After riding the Trans Mongolian from Russia to China and only doing one actual day hike I was pretty desperate to climb a mountain… never thought I’d say that. But I made up my mind to head south from Beijing to the small city of Tai’An, to climb the holiest of the five great mountains. All 8000 stairs of it.
The five great mountains are arranged according to the five directions of the Chinese compass, which includes the center as a direction, and are some of the most famous landmarks in Chinese history. In the center is Song Shan, to the north and east are Heng Shan (Shanxi) and Tai Shan, and to the south and west are Heng Shan (Hunan) and Hua Shan. Tai Shan is considered the most important because it signifies the rising of the sun, birth, and renewal.
I arrived late at night at Taishan station (it’s closer to the start of the hike than Tai’An station) and took a shared taxi to the massive but deserted Taishan International Youth Hostel, which I would absolutely recommend because the owner has a very cute puppy. Also it’s comfy, clean and in a good location.
Climbing Mount Tai
The next morning I was up early to buy snacks and water, caught local bus 45 from the next street over for ¥2 (30¢) and rode it to the end of the line, near the base of Mount Tai. It’s 1km from Red Gate to the ticket booth, where you have to buy a pass for ¥125 ($18.20, it’s China, you can’t do anything for free). The stairs start almost as soon as you step off the bus but it’s really quite easy going and lulls you into a false sense of security. Also the fact that, despite my pretty average walking pace, I was still overtaking 99% of other people made me feel pretty good about myself.
After another 3.5km of walking steadily uphill, climbing innumerable flights of stairs lined with trees, temples, shops, restaurants and toilet blocks (there is no wilderness left), you’ll reach a small village which surrounds the base of, you guessed it, a cable car. It wouldn’t be China without a cable car to take people up a hill. I was far too stingy to pay, it’s a rip off… a one-way ticket from just halfway up costs ¥100 ($15), so I got some lunch and started climbing again.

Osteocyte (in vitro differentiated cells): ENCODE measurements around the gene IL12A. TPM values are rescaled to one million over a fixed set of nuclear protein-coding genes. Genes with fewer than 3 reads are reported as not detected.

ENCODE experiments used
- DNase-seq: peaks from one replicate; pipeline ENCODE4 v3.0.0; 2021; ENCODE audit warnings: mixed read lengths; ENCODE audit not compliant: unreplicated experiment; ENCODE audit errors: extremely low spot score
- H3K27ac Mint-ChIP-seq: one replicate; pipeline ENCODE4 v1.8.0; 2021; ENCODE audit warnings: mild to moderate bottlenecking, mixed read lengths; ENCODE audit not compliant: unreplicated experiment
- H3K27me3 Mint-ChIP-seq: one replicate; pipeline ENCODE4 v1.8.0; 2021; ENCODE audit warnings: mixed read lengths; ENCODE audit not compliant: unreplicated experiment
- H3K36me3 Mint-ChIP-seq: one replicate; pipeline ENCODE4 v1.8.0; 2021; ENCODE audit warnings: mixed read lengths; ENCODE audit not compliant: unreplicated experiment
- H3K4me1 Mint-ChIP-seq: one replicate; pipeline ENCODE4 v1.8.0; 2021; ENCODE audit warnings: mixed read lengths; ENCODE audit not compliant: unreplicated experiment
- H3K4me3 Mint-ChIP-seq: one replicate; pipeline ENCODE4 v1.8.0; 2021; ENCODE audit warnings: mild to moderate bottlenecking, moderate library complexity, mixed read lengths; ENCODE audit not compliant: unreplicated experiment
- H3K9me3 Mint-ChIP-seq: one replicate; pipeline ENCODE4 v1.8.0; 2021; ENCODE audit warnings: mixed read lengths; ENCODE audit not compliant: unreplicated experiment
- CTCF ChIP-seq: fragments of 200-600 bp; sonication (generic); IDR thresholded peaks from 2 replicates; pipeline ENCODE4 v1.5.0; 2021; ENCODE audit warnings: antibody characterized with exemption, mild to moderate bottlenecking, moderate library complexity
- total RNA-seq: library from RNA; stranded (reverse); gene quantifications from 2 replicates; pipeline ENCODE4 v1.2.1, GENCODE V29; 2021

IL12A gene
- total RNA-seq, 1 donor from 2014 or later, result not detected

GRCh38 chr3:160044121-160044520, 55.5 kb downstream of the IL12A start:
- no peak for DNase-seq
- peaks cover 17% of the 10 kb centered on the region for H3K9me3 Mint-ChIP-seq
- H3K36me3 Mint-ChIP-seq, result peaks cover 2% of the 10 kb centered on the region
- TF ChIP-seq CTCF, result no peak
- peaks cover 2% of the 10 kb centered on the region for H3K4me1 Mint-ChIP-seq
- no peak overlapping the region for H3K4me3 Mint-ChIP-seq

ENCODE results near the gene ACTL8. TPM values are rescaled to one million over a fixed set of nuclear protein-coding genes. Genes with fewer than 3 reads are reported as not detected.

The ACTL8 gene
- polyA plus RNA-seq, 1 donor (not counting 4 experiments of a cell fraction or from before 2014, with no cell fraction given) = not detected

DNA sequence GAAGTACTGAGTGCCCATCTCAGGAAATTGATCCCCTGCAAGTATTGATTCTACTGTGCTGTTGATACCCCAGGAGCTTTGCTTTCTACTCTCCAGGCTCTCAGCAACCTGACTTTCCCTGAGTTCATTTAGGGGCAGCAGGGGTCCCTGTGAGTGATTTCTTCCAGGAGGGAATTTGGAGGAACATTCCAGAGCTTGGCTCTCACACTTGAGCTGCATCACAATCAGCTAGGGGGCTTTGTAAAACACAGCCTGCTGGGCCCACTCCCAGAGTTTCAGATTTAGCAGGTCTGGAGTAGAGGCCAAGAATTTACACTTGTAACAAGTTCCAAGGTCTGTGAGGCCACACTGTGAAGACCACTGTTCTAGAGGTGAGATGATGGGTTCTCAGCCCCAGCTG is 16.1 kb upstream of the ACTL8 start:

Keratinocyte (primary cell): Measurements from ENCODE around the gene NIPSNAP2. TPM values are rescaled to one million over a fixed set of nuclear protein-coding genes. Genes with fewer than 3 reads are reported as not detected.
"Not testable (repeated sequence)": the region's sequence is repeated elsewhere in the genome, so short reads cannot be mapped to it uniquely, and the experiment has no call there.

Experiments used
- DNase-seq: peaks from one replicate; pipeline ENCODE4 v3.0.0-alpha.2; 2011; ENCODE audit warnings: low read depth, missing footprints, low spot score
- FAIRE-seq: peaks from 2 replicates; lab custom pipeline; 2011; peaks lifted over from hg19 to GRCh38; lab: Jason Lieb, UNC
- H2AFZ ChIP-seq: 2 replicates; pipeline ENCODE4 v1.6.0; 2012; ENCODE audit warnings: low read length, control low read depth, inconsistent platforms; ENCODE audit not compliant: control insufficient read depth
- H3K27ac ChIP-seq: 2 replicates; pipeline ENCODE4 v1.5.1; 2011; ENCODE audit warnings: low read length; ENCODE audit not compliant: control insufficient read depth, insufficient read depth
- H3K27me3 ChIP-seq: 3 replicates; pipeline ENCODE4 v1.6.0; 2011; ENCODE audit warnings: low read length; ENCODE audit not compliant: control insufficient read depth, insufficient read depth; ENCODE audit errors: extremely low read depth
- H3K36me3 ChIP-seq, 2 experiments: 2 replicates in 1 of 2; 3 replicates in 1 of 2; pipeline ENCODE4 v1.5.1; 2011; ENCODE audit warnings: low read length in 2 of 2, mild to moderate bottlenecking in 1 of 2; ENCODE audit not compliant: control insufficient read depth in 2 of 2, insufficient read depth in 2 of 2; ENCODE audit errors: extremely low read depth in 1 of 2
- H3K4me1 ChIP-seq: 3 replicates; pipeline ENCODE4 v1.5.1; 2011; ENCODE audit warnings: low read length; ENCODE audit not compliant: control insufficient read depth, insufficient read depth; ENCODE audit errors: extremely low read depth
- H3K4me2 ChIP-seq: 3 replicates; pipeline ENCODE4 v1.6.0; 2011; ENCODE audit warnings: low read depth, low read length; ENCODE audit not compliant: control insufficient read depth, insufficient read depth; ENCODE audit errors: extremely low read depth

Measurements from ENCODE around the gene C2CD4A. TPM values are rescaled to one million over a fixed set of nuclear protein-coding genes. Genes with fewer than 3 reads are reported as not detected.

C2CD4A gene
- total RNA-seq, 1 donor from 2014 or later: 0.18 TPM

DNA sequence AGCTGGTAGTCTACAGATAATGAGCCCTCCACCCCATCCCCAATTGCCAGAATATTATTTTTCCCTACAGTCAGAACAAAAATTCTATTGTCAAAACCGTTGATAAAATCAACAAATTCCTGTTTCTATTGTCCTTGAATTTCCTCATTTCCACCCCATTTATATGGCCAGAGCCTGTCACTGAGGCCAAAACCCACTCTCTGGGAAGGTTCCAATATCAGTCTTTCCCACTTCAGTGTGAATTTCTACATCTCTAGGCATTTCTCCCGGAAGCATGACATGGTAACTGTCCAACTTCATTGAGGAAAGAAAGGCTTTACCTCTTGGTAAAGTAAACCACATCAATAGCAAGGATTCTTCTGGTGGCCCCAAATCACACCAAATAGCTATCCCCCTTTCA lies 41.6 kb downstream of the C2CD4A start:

This is when it starts to get really tough. The trail is a little quieter because a lot of people have given up at this point and hopped on the cable car… but don’t give up! As you climb higher you start to rise above the tree line, you can see the city sprawled out below you and the peak rising above you, with a neverending, steep, awful flight of stairs.
Just keep going. Take it easy. It’ll be worth it. When you climb that last stair to stand under South Gate of Heaven and look down at how far you’ve come, it will give you a huge sense of achievement. Although don’t relax yet… you’ve only just scratched the surface of this massive temple complex on top of a mountain, and you’ll be spending the next few hours climbing up and down many flights of stairs to explore every spot.
I spent a few hours visiting each temple and relaxing in different spots with the best views I could find. It’s very busy up there, but it’s not too difficult to find a quiet spot away from the crowds. Walk along Heavenly Street where you’ll find good food to eat. Visit the massive Bixia Temple, the Jade Emperor Hall, the Sun View Pavilion to the east (for sunrise views) and the River Enjoyment Pavilion to the west (for sunset views).
I decided to stay at the peak for sunset which was stunning, although it meant I had to sprint back down 8000 stairs, half in complete darkness because my phone battery died and I had no torch, in time for my night train to Luoyang.
It was an incredible day and this spot is easily accessible to anyone, whether you want to take the bus, the cable car or you’re own two feet. It’s only two hours south of Beijing, so you can even make a day trip out of it if you’re short on time!
Top Tip: Stretch after the hike, otherwise you’ll be unable to move the next day, or the next week. Trust me.
If you have any questions about the hike, feel free to leave a comment below.
You can view the full album here.